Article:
China’s ability to maintain the stability of its financial markets is being tested by the sudden hawkish turn of the Federal Reserve.

Beijing has repeatedly expressed concern that overseas liquidity-fueled bubbles will burst when monetary conditions finally begin to tighten. Bullish speculation at the domestic level has already provoked the intervention of the Chinese authorities, in particular on raw materials. As such, a move by the Fed that begins to avoid such a risk would be welcomed by the Communist Party, if its 100th anniversary was not in a few days.

The resulting volatility in global markets threatens to spill over into China and eclipse the Party’s pageantry on July 1. President Xi Jinping – who is expected to run for a third term in a leadership reshuffle next year – is due to deliver a speech and present medals on the day’s ceremony. Preparations included rehearsals of military planes for an air show in Beijing and buses packed with visitors dispatched to “red sites” to learn more about the history of the Party.

So far, Beijing’s ability to keep its markets stable appears to be working.

The CSI 300 stock index barely budged this week, even as the Fed’s pivot cheated benchmarks in Tokyo, London and New York. More broadly, volatility in the $ 12 trillion Chinese stock market remains low – with the gauge trading near its 200-day moving average – after authorities helped suppress frenzied trading earlier this year.

Chinese stock index returns to technical support level

“We don’t expect the Chinese markets to be particularly volatile before the CCP anniversary,” said Gary Dugan, managing director of asset manager Global CIO Office in Singapore.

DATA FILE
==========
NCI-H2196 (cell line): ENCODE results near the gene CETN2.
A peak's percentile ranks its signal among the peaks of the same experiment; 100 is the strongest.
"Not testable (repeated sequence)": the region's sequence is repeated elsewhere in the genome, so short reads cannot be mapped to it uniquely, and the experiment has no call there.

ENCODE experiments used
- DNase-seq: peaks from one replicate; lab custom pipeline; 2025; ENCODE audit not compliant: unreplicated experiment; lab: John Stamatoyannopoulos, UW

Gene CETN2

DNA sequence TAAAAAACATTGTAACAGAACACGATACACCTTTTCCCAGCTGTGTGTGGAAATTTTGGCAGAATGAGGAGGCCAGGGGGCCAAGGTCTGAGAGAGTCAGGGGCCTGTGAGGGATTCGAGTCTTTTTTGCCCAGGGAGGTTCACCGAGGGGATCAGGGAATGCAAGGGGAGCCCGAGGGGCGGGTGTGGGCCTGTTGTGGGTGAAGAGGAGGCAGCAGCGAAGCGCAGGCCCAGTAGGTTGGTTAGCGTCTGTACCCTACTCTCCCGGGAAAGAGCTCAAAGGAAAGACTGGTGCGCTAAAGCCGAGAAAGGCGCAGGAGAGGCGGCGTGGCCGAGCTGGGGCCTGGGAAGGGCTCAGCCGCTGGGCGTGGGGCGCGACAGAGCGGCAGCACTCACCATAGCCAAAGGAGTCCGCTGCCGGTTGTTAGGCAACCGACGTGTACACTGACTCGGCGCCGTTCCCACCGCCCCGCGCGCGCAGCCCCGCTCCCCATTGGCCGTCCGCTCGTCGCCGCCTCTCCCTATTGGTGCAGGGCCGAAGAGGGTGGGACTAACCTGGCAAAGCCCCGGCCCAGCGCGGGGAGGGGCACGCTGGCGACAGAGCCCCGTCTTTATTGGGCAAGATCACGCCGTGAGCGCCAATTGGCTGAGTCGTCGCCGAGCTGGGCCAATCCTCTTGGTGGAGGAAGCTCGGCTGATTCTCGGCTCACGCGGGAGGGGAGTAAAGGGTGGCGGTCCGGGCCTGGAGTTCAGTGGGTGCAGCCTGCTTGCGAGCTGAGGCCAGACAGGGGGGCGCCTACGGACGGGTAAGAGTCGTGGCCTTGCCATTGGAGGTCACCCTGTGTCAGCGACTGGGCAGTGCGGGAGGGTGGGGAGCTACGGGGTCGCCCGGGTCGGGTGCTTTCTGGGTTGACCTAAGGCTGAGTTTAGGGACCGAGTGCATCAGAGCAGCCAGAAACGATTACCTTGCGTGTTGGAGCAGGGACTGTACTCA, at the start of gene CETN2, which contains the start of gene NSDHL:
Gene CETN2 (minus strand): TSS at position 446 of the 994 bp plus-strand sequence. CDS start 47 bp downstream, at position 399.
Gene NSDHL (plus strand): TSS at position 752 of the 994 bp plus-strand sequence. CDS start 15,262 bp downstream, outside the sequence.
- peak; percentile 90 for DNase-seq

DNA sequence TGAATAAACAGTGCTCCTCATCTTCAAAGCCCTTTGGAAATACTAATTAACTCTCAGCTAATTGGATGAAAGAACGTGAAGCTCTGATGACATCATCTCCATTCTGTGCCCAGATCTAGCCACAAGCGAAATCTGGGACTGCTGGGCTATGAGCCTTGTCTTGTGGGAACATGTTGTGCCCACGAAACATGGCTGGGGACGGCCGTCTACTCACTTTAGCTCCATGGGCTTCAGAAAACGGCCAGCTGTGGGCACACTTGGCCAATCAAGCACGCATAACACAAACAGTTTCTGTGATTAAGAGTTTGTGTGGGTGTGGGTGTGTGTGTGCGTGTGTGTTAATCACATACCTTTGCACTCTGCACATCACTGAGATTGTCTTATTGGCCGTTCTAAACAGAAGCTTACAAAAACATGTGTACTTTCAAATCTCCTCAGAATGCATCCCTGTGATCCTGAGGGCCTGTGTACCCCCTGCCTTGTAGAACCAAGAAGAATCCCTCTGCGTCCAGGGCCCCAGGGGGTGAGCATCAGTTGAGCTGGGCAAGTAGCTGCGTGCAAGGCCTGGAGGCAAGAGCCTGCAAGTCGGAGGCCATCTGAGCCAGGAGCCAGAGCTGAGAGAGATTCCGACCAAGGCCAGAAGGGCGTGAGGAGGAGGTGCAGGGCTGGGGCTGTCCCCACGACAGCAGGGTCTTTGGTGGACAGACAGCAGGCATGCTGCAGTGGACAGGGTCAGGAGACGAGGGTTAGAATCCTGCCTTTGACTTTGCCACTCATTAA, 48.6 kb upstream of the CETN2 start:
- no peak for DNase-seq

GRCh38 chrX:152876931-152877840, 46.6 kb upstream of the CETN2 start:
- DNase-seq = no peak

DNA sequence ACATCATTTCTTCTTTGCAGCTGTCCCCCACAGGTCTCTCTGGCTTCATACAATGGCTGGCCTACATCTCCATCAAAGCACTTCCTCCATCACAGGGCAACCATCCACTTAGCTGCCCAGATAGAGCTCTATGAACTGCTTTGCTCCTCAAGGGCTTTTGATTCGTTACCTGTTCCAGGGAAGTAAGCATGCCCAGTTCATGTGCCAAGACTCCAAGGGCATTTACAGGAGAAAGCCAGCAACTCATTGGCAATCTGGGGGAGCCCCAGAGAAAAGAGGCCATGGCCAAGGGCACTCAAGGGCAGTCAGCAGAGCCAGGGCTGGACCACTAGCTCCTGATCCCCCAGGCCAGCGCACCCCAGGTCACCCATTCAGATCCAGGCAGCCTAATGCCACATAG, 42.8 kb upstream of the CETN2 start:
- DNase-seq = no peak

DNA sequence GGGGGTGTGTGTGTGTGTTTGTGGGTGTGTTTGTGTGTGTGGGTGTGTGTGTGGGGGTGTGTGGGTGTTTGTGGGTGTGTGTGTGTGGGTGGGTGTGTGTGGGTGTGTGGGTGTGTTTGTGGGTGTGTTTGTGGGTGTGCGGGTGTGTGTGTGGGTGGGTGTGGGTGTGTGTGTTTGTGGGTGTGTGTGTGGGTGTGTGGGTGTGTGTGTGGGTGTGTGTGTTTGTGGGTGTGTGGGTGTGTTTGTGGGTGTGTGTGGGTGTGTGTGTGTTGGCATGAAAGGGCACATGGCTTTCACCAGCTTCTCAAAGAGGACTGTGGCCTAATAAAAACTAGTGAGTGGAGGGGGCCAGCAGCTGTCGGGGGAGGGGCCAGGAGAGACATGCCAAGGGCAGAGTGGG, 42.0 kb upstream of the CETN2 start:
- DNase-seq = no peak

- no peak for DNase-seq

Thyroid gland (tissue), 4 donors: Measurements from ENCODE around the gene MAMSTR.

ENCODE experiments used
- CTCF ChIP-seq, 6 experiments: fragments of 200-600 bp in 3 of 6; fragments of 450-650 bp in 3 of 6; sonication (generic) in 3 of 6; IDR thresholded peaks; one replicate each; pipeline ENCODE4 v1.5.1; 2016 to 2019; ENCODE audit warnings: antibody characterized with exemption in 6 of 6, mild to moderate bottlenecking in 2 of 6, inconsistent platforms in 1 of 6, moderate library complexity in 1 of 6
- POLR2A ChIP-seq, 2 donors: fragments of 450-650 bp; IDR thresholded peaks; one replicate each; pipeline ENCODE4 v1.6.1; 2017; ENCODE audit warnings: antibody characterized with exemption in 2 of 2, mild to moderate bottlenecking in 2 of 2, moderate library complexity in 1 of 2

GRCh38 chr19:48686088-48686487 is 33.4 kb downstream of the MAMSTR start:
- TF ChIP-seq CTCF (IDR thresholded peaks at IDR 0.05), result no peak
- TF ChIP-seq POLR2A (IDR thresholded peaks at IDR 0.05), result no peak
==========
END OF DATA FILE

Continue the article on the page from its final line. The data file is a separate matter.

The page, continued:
As the yuan has gotten wilder – and weaker – Beijing had previously tried to curb appreciation after the currency hit a three-year high against the dollar. Over the past month, authorities forced lenders to hold more foreign currency in reserve and increased the quota of funds to be invested abroad to a record $ 147 billion. The Chinese currency has now depreciated by around 1.7% in June, but is anchored near its 100-day moving average.

Traders advanced their expectations for the cutbacks in spending in the United States after seven Fed officials forecast an interest rate hike as early as 2022 last week, down from four. On Tuesday, Fed Chairman Jerome Powell said the central bank would be patient while waiting to raise borrowing costs.

The second half of the year could see more risks to market stability, according to economists at Citigroup Inc. They predict that the economic impact of China’s credit crunch measures will become more visible, as a recovery of global production could put pressure on the country’s exports.

“The overall macroeconomic environment is likely to become less favorable for risky assets after the CCP’s centenary celebration in July,” Citi economists, including Xiangrong Yu, wrote in a note last week. “We think the policy tightening could become more pronounced.”


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Source: www.dailymaverick.co.za
This notice was published: 2021-06-23 03:29:24

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